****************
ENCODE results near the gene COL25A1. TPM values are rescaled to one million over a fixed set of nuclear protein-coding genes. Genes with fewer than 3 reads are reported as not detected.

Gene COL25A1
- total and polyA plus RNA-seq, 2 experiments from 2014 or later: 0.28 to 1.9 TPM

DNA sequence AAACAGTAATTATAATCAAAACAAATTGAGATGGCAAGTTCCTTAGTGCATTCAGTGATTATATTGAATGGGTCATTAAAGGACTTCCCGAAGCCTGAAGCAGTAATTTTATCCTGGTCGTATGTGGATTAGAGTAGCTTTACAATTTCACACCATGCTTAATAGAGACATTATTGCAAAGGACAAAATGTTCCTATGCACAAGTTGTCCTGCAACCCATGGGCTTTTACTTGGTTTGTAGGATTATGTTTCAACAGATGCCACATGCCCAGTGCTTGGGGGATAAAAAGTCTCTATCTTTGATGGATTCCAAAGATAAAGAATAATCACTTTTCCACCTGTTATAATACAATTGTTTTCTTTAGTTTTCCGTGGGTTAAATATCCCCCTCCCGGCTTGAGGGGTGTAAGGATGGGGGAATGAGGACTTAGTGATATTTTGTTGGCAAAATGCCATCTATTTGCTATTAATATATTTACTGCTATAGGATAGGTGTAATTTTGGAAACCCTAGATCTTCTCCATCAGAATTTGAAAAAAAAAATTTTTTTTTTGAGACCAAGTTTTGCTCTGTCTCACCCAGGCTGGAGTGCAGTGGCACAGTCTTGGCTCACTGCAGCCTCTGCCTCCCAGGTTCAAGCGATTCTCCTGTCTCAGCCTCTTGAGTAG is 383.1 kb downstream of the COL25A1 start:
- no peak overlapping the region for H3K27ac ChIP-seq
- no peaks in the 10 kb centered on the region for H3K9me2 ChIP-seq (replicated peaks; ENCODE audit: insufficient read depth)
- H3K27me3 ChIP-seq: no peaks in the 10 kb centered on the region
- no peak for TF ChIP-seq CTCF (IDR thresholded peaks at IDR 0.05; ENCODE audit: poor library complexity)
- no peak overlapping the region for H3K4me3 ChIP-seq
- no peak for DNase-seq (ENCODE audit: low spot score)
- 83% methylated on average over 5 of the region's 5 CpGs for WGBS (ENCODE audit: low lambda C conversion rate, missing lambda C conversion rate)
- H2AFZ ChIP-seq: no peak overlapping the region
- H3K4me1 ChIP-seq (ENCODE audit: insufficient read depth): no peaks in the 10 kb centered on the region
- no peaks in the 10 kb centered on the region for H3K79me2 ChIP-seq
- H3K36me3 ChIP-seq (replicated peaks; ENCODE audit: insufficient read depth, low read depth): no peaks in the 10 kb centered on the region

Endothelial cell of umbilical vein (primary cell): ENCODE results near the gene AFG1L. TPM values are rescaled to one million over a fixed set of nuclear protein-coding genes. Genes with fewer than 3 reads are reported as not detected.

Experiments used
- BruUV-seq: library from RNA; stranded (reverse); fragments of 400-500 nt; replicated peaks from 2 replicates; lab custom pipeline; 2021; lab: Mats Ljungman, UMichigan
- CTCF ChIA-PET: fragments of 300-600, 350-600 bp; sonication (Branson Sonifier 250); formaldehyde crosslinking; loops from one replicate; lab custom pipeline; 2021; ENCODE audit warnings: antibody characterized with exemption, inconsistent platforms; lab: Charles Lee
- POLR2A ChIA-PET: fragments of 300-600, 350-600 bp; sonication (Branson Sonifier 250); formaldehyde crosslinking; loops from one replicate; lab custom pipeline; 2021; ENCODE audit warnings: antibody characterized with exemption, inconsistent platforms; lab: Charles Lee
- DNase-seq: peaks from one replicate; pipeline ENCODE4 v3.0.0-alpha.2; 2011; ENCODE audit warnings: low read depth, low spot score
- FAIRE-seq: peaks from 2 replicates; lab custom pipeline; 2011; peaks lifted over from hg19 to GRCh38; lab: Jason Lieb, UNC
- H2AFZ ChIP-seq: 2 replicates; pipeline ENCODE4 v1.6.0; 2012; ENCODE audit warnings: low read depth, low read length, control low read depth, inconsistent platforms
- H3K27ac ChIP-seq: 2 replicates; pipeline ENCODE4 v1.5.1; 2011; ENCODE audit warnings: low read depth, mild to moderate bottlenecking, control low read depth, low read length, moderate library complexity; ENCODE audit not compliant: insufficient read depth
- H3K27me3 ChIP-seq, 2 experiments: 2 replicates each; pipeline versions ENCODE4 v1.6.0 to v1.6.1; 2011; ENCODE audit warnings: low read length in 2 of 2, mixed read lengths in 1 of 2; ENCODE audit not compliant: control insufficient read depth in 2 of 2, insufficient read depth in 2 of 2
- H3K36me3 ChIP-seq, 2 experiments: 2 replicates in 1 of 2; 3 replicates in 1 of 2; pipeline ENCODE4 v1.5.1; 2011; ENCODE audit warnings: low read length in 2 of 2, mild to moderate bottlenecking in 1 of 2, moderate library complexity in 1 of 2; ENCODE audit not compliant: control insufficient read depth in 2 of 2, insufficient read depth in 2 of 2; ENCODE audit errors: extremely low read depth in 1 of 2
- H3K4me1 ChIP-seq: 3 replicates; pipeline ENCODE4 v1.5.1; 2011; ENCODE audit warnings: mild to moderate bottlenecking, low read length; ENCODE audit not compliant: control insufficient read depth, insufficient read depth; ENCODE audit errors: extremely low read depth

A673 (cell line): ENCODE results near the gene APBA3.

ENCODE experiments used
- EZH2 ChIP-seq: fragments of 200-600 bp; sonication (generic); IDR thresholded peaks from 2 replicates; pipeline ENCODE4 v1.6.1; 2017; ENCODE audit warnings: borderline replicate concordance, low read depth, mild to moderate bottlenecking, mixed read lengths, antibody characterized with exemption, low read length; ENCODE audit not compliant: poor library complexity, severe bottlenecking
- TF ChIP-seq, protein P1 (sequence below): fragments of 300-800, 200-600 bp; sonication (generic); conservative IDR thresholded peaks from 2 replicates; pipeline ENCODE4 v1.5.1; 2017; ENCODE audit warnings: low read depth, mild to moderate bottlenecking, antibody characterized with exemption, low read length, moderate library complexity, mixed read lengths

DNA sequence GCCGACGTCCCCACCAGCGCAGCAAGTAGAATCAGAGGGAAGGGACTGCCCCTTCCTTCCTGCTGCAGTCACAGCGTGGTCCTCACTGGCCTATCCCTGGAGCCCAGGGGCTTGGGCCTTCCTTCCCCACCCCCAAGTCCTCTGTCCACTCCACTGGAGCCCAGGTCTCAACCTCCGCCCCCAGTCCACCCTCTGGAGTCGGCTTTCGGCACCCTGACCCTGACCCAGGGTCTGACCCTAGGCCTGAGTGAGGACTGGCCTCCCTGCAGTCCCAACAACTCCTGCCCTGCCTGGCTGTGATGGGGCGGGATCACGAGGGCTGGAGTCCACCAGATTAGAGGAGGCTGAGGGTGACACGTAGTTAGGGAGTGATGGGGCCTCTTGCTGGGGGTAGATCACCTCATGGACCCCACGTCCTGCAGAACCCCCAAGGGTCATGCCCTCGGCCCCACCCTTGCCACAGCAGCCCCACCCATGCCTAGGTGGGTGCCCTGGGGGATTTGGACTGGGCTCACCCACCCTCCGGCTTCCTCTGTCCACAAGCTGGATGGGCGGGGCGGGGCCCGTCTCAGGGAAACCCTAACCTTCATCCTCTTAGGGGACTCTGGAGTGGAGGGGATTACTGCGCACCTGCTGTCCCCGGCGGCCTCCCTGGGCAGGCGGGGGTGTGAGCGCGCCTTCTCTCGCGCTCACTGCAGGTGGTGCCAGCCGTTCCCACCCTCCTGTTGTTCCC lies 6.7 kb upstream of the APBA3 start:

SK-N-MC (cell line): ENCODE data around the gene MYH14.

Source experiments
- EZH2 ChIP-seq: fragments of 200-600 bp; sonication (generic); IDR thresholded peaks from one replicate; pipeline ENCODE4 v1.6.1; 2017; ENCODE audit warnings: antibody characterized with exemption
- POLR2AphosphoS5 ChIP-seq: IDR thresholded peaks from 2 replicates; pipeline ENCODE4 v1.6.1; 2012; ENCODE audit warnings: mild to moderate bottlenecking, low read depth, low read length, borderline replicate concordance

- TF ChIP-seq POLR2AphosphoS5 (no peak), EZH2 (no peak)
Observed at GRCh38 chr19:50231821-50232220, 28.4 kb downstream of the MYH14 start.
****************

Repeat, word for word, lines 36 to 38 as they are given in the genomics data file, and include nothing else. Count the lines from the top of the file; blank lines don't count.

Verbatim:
- POLR2AphosphoS5 ChIP-seq: IDR thresholded peaks from 2 replicates; pipeline ENCODE4 v1.6.1; 2012; ENCODE audit warnings: mild to moderate bottlenecking, low read depth, low read length, borderline replicate concordance

- TF ChIP-seq POLR2AphosphoS5 (no peak), EZH2 (no peak)
Observed at GRCh38 chr19:50231821-50232220, 28.4 kb downstream of the MYH14 start.